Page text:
13 January 2009

Gaza clash of civilizations gets most media coverage

Though its originator died last year, the media coverage given to the Gaza conflict shows that the "clash of civilizations" thesis put forward by Professor Samuel Huntington is still valid.

The Guardian reported Ugandan rebels kill scores of civilians in Congo and Sudan:
Between last Friday and Sunday, rebel fighters killed 13 people in attacks on three villages in north-east Congo. A spokesman for the Congolese army said tracking the rebels, who are renowned for their bush skills, was difficult due to the lack of roads in the area. The worst attack occurred at Nagero, the headquarters of Garamba national park, where the LRA leader, Joseph Kony, was believed to be hiding. Among the eight victims were two park rangers and the wives of two wardens.

Kony, a self-proclaimed mystic, began his rebellion in northern Uganda against President Yoweri Museveni in the late 1980s, but soon turned on the local population. More than 20,000 people, mostly children, were kidnapped, becoming sex slaves, porters or fighters. At least 10,000 people died, while 1.6 million were forced into displacement camps.

But by far the greater media coverage is given to the intercivilizational conflict in Gaza, whereas the one in central Africa is intracivilizational, and therefore attracts less media attention.

Where there is a local conflict that does not involve different civilisations, there is less interest and participation by other countries – in Rwanda or the Congo, for example. Though other countries have become involved either in supporting one side or the other in the conflict or in trying to bring about peace between the belligerent parties, these are usually neighbouring countries from the same civilisation.

Huntington likened the different civilizations to geological tectonic plates, and predicted that most conflicts, and the most severe ones, would take place on the "fault lines" between civilizations. Gaza is on one of the fault lines, and the north-east Congo is not.


Rock in the Grass (Pete Grassow) said...

what about the interests of external players? The Gaza conflict hooks in huge international players in a way that the Congo does not. The Muslim/Jewish world is enormous - and focusses lots of external attention. The Congo has failed to arouse either Christian or Muslim outrage: we are all still trying to own up to our slave-trading past and so would rather forget places such as this.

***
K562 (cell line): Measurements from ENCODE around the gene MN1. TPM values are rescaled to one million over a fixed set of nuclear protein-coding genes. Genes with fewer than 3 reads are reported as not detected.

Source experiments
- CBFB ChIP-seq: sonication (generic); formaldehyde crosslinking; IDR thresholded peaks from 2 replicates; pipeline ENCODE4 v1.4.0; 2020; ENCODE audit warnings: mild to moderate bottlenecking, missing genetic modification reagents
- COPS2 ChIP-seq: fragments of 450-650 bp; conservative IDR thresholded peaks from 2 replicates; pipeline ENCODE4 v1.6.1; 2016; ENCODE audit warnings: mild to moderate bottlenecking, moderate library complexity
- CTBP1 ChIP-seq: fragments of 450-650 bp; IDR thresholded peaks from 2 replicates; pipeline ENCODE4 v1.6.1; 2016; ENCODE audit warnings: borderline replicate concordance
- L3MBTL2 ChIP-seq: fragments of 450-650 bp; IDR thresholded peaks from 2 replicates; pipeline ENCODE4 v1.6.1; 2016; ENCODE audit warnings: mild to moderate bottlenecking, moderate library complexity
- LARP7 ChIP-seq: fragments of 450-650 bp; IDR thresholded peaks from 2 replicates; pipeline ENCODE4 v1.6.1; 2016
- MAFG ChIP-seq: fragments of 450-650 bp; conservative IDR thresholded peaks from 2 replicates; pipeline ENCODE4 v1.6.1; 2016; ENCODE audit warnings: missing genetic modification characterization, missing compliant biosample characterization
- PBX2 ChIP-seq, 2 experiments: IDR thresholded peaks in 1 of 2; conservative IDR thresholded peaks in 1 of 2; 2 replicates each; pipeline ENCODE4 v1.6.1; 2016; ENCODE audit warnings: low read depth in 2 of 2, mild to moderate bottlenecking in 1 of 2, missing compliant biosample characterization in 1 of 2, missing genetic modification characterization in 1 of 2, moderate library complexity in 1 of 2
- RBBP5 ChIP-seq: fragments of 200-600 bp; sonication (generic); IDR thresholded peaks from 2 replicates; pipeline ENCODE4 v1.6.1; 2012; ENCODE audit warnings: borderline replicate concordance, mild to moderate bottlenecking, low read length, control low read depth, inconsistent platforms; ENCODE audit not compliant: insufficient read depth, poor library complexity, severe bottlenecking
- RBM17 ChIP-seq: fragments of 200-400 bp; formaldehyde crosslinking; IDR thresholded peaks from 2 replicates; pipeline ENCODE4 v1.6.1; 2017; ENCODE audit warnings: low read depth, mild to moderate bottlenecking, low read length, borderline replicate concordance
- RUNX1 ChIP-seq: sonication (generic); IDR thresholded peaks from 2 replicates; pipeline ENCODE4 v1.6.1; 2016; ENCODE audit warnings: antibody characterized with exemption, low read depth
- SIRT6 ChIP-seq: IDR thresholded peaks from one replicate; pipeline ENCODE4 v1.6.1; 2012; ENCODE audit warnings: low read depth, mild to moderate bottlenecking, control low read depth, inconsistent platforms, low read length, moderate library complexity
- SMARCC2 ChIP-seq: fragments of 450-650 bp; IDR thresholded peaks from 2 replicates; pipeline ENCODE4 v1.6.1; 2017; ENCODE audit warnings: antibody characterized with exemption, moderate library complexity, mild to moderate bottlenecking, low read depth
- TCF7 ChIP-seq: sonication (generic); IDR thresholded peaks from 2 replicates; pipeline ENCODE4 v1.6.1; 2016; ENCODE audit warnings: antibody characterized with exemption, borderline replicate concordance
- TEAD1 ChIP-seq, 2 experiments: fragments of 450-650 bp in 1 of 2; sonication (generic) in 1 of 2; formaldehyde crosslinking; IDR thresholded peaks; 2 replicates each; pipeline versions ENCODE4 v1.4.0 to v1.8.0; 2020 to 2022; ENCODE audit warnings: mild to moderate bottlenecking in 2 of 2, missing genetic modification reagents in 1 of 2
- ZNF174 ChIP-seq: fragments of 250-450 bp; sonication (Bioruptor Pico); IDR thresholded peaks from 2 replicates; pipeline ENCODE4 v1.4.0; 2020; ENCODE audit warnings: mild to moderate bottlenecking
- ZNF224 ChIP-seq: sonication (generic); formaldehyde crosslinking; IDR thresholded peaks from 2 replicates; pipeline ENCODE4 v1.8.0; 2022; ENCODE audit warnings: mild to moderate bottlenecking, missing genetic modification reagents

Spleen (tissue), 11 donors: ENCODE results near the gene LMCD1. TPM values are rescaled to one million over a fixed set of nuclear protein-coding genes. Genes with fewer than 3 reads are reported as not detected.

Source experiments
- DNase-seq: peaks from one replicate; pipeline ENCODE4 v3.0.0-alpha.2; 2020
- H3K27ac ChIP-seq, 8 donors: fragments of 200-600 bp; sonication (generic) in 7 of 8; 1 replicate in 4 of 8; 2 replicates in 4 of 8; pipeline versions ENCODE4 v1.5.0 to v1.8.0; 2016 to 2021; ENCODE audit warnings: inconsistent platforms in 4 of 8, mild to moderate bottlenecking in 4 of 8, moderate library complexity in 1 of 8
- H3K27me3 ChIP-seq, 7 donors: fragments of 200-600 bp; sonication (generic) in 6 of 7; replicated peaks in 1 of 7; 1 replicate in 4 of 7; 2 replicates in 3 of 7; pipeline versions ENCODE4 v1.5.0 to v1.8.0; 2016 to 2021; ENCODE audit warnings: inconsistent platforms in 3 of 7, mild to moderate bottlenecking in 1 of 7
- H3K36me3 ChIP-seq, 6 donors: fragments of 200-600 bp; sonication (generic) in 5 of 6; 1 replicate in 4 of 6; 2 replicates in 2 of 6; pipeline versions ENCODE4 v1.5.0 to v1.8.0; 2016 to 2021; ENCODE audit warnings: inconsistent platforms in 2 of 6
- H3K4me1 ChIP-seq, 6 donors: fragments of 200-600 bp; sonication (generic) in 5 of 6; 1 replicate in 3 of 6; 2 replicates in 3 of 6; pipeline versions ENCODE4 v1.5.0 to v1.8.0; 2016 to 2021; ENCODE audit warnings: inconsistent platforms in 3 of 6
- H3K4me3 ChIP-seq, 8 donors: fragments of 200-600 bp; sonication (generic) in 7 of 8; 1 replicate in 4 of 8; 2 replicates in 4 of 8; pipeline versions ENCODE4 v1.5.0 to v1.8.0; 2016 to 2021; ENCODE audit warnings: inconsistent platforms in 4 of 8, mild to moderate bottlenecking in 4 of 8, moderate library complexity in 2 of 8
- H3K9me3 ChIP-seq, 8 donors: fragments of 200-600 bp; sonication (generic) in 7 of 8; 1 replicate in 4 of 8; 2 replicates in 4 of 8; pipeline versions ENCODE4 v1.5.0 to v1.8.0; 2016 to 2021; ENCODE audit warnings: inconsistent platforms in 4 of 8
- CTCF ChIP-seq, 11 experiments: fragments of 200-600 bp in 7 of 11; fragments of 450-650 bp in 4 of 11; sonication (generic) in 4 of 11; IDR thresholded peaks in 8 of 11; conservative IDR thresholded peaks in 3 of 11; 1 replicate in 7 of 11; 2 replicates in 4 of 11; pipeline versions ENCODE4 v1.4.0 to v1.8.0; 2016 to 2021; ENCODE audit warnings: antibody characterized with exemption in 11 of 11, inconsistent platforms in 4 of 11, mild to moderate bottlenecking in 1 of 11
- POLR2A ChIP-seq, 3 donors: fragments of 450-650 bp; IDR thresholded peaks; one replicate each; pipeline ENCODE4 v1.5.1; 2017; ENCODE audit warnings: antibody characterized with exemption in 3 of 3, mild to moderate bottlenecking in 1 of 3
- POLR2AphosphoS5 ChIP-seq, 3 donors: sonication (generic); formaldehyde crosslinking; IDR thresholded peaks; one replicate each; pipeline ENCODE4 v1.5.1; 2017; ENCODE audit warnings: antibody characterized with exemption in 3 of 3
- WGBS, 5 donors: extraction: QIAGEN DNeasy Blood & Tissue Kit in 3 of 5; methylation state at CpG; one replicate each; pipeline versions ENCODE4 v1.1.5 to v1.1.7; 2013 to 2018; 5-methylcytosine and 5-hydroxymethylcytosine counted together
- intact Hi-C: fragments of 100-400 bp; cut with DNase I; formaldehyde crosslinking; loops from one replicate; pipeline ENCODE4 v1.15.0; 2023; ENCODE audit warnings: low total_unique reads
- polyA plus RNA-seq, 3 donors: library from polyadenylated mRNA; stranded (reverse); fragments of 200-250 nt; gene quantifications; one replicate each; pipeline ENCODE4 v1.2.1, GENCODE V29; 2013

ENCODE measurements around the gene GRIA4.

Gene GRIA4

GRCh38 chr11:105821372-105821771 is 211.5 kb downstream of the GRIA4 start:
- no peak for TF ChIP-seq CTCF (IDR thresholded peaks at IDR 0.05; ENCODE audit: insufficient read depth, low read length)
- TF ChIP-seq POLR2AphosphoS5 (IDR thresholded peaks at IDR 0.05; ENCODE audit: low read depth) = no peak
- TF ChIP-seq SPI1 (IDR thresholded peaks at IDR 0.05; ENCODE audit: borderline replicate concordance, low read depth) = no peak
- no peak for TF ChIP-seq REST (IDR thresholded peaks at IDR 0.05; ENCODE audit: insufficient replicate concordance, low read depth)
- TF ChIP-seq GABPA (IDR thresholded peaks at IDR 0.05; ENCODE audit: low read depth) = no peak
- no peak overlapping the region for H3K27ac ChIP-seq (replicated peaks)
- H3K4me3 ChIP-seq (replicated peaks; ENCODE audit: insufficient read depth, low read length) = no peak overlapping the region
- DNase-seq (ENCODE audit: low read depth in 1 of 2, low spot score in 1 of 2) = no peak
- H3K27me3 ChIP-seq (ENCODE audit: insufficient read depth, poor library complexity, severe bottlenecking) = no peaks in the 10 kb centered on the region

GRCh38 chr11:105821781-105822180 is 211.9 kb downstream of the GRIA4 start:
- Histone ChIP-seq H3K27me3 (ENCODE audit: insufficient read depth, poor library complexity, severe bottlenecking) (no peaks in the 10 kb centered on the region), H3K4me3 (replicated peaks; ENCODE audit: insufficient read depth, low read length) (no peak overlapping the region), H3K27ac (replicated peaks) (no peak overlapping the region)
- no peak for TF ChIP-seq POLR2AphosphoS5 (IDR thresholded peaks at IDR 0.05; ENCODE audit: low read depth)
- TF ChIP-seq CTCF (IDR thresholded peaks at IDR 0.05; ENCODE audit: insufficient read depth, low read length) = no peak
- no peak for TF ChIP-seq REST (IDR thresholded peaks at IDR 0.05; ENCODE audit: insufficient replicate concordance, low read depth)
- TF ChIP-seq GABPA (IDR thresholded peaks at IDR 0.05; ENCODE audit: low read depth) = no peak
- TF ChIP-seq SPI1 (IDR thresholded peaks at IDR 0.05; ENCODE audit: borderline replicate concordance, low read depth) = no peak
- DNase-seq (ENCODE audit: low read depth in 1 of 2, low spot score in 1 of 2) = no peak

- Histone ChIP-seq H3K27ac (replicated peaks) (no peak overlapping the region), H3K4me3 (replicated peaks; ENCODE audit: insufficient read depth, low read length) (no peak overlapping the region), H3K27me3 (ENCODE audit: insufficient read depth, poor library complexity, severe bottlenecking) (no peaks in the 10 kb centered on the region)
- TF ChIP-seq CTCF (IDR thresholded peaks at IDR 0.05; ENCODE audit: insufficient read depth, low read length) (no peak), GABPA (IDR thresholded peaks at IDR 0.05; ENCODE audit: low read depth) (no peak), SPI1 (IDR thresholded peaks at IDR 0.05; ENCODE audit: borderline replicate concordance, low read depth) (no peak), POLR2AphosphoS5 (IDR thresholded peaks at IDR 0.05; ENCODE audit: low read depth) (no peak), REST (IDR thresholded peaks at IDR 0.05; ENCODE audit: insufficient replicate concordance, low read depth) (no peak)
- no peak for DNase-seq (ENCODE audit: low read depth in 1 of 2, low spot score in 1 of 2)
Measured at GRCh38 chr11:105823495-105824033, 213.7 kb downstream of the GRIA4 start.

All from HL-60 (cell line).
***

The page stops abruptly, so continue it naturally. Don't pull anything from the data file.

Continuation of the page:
Steve Hayes said...


That's the whiole point about the "clash of civilizations" thesis -- civilizations are cultures writ large, and conflicts on the "fault lines" between civilizatiosn tend to draw in the core states of the civilizations. So Gaza is on a fault line between Western and Muslim civilizations, and so draws in other Western and Muslim countries, while all the players in the Congo conflict are in one civilization, the African one.

as-Salam wa al-Hurriya said...

It's far to simplistic to state that all African peoples are part of 'one civilization'. In the end the whole definition of 'civilization' is ambigous, and difficult to apply.

The most stark difference is perhaps rather economic interests. Western multinationals have limited interests in Gaza (unless Halliburton will seek a reconstruction contract?), whilst economic interests in the DR Congo are huge. Thus the plundering of DRC is kept of the media map as much as possible. See http://gaza-peace-n-freedom.blogspot.com/2009/01/michel-hamas-is-responsible.html

Anonymous said...

All good points here -

I'm currently studying this specific interest and indeed it appears that links via trade links, economic ties etc are most important. Add a dash of 'Africa is a country' thinking on part of the Western world, you have some major influences.

Also of interest to me is the colonial links - I'm looking at how Belgium media reacts - we'll see.

I note now that Western money is heading towards the DR Congo again, I'm eager to see the implications of this (IMF bank loan).

Well, keep up the good work.




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